According to the U.S. Census Bureau, the rate of new housing starts in the U.S. hit 1.769 million in February of 2022, the highest since June 2006 despite material shortages, supply chain issues, and cost-of-living spikes. The US hemp building industry is riding this wave by moving forward in its efforts to certify hemp and lime (often referred to as “hempcrete”) insulation in U.S. building codes. On January 10, the U.S. Hemp Building Foundation submitted an appendix in the International Residential Codes to familiarize the U.S. permitting departments with hempcrete. During the final week of March, the International Code Council approved Proposal_RB316-22 for the International Residential Code, which is the ICC’s first step toward adopting hempcrete as an officially recognized building material.
Hempcrete is non-structural insulation commonly made of hemp hurd (the woody inner parts of the hemp stalk) and lime binder. An efficient insulator when installed up to one foot thick in wall assemblies, hempcrete has an impressive list of attributes. It is vapor-permeable, thermally regulating, fire-resistant and repels mold and pests. Because hemp plants sequester large amounts of carbon while growing, hempcrete is also carbon negative. Once incorporated into the construction, hempcrete can increase carbon negativity by absorbing carbon dioxide exhaled by building inhabitants.
U.S. construction industry professionals such as builders and architects could previously use hempcrete, but they often needed an alternative material variance and an engineer’s stamp on hempcrete house plans to do so. This requires them to go through a separate approval process for each project. Certification and the existence of a national code would eliminate this necessity. Though hempcrete has already been in popular use in Europe for over thirty years and, more recently, in Canada, it is still not widely understood as a material in the United States. Building professionals have been tasked with providing research and other supporting documentation to building permitting authorities in order to demonstrate hempcrete’s capacity and limitations.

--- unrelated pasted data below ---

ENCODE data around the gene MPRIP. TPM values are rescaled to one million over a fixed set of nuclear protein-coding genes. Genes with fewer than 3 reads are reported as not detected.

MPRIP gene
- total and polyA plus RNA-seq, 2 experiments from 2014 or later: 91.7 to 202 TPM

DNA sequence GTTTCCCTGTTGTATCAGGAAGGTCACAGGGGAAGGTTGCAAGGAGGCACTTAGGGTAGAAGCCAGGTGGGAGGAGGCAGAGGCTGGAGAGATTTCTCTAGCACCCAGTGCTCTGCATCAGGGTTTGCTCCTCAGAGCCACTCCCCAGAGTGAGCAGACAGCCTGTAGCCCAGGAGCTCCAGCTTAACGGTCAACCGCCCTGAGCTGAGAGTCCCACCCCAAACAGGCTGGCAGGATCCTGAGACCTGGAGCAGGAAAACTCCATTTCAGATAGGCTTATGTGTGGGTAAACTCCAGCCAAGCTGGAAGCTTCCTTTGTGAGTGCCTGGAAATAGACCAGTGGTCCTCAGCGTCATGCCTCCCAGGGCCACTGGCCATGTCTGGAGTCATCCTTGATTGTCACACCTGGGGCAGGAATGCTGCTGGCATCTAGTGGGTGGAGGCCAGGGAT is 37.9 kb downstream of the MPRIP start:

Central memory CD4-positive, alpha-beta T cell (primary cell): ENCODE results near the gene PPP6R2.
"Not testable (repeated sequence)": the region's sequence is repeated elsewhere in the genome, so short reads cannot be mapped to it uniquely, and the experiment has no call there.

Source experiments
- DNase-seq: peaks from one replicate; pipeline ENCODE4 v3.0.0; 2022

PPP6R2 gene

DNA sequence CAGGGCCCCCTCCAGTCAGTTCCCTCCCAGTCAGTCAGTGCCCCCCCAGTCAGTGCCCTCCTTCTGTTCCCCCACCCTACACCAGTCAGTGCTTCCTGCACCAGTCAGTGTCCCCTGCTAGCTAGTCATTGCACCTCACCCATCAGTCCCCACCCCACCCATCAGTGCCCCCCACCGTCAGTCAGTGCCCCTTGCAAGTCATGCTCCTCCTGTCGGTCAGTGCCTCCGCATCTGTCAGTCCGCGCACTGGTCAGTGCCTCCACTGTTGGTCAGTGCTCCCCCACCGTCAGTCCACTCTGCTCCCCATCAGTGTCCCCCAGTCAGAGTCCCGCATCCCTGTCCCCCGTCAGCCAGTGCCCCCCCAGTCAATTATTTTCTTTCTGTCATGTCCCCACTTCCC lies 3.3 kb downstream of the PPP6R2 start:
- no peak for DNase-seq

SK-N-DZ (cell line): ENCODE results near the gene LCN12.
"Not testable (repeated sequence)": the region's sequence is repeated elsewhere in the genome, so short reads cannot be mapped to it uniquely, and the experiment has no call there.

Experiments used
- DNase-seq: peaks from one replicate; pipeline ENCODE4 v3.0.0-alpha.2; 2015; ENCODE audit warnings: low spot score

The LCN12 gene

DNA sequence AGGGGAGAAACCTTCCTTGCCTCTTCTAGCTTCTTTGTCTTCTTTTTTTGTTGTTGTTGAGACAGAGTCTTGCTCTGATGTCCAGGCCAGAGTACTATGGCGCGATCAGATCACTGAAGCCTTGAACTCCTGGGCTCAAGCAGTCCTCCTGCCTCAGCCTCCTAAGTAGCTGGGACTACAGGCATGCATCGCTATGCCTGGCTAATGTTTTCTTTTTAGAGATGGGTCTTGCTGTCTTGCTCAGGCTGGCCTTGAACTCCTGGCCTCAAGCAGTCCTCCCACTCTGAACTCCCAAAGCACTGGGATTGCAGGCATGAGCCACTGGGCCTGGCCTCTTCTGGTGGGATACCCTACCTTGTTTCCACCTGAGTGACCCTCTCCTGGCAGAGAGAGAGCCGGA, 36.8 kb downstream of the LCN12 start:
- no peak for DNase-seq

Beyond a standardized code to facilitate its use, there have been additional barriers to hempcrete’s integration into the U.S. construction industry. Many building professionals wrongly believe that hempcrete contains psychoactive components. Concerns that the process for making hempcrete is slow and labor-intensive, as well as hard to fully automate and standardize are warranted, however, and will need to be addressed before hempcrete can gain broader acceptance in the U.S.
Fortunately, innovative companies like the UK’s IsoHemp and Canada’s Just BioFiber are forging the way with mass-produced and standardized hemp and hemp/proprietary material blocks, so hempcrete’s day in the U.S. may be dawning sooner than critics think. ICC’s approval of the hempcrete proposal initiates a public review process that will continue until June 20, 2022, with a final determination to be made at the Public Comment Hearing in Louisville, Kentucky, between September 14-21, 2022.